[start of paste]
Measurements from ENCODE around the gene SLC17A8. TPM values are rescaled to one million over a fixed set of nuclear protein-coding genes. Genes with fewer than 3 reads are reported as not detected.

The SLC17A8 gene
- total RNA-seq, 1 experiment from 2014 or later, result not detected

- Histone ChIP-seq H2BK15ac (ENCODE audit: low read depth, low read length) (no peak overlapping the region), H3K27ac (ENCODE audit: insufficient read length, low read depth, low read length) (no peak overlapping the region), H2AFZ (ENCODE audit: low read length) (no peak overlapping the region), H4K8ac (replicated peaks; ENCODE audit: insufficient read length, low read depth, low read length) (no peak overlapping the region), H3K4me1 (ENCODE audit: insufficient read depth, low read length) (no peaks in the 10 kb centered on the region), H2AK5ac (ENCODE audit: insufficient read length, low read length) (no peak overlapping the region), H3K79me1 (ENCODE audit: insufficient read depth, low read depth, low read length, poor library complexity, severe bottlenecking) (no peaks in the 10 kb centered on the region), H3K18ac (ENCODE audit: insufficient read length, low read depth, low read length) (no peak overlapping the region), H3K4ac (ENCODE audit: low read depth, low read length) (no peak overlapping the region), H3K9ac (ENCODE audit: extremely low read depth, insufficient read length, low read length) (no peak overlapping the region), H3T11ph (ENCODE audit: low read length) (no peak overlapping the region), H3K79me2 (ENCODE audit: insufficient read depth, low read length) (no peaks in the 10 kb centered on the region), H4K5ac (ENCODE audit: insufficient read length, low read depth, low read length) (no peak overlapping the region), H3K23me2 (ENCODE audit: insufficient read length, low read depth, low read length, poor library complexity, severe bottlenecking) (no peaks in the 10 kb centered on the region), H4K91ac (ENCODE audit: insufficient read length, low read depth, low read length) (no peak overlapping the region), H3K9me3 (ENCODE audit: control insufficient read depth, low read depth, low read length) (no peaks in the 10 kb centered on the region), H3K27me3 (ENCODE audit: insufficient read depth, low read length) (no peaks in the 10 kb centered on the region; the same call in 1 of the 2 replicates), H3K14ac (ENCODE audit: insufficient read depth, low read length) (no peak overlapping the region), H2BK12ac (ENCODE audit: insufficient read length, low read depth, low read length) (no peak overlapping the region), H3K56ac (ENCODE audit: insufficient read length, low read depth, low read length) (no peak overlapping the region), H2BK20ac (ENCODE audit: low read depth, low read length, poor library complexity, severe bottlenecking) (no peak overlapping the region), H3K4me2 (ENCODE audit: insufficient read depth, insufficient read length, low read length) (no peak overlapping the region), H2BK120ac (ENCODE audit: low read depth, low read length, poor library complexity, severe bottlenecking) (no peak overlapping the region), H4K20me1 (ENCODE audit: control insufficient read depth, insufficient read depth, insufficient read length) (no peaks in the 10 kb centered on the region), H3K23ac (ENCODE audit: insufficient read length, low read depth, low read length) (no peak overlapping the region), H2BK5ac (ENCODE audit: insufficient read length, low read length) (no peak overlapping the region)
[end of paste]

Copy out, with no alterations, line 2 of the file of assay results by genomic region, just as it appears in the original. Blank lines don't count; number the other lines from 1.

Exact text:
The SLC17A8 gene